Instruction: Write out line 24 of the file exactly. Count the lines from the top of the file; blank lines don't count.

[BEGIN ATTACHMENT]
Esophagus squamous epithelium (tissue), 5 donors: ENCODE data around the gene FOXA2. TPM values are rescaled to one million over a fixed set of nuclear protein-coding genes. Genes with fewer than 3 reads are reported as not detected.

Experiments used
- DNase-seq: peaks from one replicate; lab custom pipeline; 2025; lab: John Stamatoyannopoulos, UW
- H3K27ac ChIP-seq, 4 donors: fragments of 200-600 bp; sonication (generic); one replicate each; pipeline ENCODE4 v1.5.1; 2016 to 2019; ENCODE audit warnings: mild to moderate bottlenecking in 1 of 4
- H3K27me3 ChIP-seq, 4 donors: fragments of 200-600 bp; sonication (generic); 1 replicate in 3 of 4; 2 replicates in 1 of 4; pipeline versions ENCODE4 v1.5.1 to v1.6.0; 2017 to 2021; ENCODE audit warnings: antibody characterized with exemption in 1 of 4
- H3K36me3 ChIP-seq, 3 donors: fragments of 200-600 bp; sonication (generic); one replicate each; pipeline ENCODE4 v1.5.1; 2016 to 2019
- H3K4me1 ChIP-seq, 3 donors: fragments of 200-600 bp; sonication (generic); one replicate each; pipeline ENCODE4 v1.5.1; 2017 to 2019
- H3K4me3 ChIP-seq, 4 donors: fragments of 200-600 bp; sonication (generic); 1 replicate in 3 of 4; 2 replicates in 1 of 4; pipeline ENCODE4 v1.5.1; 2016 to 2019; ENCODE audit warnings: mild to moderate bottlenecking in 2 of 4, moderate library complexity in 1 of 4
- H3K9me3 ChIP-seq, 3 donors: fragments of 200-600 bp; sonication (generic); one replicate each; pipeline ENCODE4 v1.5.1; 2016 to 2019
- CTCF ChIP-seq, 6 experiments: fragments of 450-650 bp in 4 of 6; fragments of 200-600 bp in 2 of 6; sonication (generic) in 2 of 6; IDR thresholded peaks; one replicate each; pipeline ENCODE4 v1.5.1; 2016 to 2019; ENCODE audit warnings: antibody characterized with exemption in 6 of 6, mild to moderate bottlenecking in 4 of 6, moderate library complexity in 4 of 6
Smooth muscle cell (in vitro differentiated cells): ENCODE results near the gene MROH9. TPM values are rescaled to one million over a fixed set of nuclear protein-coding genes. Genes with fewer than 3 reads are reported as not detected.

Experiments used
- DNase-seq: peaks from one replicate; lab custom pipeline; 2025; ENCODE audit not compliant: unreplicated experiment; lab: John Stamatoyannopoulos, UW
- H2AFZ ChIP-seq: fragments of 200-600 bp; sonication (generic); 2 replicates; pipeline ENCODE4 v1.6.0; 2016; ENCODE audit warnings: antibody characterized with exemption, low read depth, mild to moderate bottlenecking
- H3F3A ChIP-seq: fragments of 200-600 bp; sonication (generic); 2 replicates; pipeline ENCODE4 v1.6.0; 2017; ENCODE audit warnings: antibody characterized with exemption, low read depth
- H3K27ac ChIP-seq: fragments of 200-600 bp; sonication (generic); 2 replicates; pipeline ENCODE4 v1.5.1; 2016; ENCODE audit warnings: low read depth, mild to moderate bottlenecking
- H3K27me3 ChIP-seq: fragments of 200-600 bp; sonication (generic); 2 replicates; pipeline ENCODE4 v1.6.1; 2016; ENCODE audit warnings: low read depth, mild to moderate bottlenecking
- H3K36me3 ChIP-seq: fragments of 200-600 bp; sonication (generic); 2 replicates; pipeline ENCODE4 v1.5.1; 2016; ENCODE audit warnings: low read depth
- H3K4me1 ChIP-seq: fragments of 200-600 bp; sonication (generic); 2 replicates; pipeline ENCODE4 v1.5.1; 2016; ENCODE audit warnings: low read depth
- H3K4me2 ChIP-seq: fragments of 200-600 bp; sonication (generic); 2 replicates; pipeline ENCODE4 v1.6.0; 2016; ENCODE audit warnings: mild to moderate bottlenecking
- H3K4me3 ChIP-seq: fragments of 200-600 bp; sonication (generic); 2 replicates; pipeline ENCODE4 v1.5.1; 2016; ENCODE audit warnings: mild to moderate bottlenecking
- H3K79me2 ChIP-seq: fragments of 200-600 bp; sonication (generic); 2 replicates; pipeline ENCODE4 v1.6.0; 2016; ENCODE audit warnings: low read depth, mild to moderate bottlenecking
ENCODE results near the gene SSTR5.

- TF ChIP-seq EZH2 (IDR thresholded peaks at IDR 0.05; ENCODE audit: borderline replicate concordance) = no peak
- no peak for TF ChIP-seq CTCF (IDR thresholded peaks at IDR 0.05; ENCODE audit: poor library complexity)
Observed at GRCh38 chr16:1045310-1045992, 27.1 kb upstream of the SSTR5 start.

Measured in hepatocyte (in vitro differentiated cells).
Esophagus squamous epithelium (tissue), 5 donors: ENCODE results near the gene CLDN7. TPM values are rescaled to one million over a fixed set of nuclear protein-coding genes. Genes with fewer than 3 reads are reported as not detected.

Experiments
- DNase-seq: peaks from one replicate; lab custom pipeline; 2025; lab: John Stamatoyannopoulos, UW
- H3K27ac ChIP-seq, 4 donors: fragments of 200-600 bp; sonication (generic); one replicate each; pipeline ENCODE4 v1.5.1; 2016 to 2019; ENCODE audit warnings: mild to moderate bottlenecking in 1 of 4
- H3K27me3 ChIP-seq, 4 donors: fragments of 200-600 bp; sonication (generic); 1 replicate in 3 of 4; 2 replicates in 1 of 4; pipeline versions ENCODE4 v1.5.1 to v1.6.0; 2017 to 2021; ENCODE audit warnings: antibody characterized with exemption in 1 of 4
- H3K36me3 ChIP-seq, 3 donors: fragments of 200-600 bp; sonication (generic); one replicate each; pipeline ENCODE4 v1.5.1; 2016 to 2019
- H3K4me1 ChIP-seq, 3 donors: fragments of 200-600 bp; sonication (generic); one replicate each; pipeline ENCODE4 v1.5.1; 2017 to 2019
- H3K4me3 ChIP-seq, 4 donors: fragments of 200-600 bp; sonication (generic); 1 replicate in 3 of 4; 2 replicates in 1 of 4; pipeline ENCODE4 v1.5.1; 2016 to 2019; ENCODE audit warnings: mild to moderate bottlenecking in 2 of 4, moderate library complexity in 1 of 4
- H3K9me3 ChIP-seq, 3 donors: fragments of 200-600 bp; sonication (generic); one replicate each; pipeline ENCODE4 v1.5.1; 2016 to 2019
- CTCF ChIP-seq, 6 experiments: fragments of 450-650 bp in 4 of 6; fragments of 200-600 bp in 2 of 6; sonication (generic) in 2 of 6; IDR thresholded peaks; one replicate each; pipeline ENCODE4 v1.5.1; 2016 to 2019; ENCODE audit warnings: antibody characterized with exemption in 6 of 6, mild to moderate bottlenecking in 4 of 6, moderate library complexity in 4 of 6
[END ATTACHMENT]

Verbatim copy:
- TF ChIP-seq EZH2 (IDR thresholded peaks at IDR 0.05; ENCODE audit: borderline replicate concordance) = no peak